Joys and Challenges of Changing Landscape

PANEL SHARING of our experiences from the point of view of leadership of a congregation – the joys and the challenges we face particularly relating to the changing landscape (demography etc.) of our congregation.

My Congregation is called “The Tertiary sisters of St. Francis (TSSF)”. We were founded in North Tyrol, Italy in 1700, by Venerable Maria Hueber, for the purpose of educating young girls from poor families.

Our Congre-gation is international and is composed of 4 Provinces. We have a membership of over 400, 3/4 of who are in the African Province. We minister in 8 countries (Italy, Hall in Austria, Bolivia, Cameroon, Nigeria, Democratic Republic of Congo, Central Africa Republic and Morroco) Like most congregations ours is experiencing a change in its demography.

I am the first non-European Superior General and this has both joys and challenges.


In my congregation, there are some joys in the changing demography. I live in an intercultural community in which we come from 3 continents. It is a gift and a beautiful experience. The gift is the beauty of sharing our cultural giftedness and being in touch with the issues that arise in the different parts of the congregation.

The energy and vitality of a large youthful population is a sign of hope of continuity. The elders are our pride. They do not only encourage and support us with their prayers but also connect us to our roots. They inspire us with their faith and their perseverance.

In our Generalate community, we come from 3 continents.  The joy of an intercultural/ cross-cultural experience cannot be underestimated. It is a gift and a beautiful experience. The beauty of sharing the richness of our different cultures and learning from one another’s culture is wonderful. It helps us to be in touch and connect with the issues that arise in the different parts of the congregation and to understand the

context in our discernment processes. We integrate our various cultures when we are celebrating a sister’s name day or birthday. This is also a witness to our society that it is possible for people from different cultures to live together happily, respectfully and peacefully.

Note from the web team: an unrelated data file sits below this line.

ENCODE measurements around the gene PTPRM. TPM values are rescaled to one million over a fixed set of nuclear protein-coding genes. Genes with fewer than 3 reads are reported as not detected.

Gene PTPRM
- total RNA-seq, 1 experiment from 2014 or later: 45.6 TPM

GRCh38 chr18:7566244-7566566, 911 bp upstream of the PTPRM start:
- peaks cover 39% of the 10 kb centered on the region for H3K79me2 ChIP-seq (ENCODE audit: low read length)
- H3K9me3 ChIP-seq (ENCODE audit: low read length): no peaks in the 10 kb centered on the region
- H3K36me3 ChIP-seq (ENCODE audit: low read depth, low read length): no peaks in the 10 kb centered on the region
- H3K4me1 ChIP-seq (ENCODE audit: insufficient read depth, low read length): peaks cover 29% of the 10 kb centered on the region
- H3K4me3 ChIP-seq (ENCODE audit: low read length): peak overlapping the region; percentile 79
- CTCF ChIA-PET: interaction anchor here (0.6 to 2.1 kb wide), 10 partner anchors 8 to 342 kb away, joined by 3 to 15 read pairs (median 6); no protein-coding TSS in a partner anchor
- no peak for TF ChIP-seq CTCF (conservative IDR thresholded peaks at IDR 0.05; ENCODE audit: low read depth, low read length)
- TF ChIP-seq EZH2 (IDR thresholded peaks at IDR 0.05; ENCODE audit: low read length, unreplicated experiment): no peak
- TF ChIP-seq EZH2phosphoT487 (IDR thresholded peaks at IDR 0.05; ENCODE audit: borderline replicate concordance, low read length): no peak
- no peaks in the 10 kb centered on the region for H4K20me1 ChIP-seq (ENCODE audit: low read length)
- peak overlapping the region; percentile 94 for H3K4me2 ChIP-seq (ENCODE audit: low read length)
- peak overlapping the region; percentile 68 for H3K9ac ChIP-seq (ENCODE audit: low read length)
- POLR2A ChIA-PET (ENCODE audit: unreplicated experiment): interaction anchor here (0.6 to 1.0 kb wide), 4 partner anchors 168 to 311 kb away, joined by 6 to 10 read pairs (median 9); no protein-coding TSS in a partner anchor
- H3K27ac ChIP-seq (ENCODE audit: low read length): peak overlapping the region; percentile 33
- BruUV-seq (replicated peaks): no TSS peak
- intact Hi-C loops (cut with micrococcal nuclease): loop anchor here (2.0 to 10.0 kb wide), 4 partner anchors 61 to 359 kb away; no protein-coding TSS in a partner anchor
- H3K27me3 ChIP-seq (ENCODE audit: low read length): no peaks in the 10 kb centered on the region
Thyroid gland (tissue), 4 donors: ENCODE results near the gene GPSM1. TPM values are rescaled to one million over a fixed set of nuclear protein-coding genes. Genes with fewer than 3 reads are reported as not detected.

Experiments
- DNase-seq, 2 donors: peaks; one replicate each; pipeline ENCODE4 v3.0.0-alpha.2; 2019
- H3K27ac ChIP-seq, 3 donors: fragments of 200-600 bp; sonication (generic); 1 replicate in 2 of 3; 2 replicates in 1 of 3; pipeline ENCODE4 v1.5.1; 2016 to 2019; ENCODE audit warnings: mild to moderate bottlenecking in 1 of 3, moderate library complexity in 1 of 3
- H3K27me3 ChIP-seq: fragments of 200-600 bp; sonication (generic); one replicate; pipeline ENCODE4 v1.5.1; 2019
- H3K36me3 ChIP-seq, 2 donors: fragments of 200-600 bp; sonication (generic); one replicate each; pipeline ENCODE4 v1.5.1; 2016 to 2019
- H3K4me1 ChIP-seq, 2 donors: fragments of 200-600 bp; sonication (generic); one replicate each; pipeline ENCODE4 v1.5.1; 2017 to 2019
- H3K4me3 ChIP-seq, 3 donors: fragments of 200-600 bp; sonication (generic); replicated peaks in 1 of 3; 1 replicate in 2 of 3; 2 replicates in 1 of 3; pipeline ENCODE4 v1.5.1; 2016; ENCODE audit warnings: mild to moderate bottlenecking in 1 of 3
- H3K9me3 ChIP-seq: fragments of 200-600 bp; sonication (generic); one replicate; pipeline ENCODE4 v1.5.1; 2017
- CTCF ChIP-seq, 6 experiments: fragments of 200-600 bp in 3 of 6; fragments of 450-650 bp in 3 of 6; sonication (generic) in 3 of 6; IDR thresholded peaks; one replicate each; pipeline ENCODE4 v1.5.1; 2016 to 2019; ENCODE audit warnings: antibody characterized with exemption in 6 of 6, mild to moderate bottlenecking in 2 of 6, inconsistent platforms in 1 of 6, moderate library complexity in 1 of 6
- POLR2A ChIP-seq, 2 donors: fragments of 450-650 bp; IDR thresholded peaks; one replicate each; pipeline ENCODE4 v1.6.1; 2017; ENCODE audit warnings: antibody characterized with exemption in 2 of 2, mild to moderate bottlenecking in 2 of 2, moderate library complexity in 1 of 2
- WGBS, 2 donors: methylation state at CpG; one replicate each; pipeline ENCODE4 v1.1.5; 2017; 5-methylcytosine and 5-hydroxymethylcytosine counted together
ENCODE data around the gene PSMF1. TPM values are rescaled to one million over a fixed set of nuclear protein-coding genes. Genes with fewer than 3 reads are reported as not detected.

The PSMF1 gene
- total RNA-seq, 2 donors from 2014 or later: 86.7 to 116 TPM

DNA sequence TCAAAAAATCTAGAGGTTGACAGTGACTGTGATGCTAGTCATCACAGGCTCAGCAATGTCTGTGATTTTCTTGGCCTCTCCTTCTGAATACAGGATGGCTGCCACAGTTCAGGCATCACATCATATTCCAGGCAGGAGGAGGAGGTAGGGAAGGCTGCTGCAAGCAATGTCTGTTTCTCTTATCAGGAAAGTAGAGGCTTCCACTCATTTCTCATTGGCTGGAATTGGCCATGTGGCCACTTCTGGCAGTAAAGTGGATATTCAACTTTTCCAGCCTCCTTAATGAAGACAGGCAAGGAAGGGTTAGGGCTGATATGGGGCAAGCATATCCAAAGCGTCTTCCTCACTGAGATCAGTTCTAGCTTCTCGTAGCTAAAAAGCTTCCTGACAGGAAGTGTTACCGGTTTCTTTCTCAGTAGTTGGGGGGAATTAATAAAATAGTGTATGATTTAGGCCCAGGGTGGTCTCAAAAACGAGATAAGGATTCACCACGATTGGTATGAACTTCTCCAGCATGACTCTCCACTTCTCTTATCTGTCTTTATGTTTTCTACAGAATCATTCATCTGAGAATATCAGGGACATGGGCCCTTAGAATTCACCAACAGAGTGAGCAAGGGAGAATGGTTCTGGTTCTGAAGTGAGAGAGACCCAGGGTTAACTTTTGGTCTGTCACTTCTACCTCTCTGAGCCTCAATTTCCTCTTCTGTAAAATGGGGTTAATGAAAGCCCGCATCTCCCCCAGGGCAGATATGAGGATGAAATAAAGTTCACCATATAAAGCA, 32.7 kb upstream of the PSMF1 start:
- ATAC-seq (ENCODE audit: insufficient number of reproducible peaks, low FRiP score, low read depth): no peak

We cannot underestimate the contribution of technology to the development of our world today and in a special way during the Covid 19 lockdown period. During this time, we developed other ways of connecting with one another and with our members. I participated in many educative and empowering webinars organized by UISG and other organizations. Also, since we could not travel to meet our sisters in presence we connected with provincial leadership teams, groups and individuals through online meetings. We even carried out canonical visitation in one of our Provinces online. It was better than postponing the visitation to another time that we were not sure when it would be possible.


While there is growth in membership in the African Province, there is a sharp decline in membership in the Provinces of Europe and Bolivia. The challenge is an increasing number of sisters who need health care and long-term care. This ageing challenge extends to the harsh reality of frequent deaths of members where you sometimes face the demise of more than one around the same time or at very close intervals. Additionally, the decrease of members through ageing and deaths leads to lack of personnel in some institutions etc., resulting to either the closure of some of them or the drawing of contracts with organizations to run them.

The African Province which has many vocations and consequently many young and vibrant sisters is at the same time having a high number of sisters aging and in need of health care which are sometimes long term.

The Changing demographics has brought forth the need to restructure the large Province of Africa for effective mission and to see how to help the diminishing Provinces to merge so they can have the personnel for leadership in the Province. It is not easy to do this especially when people are afraid of the unknown and prefer to maintain the status quo.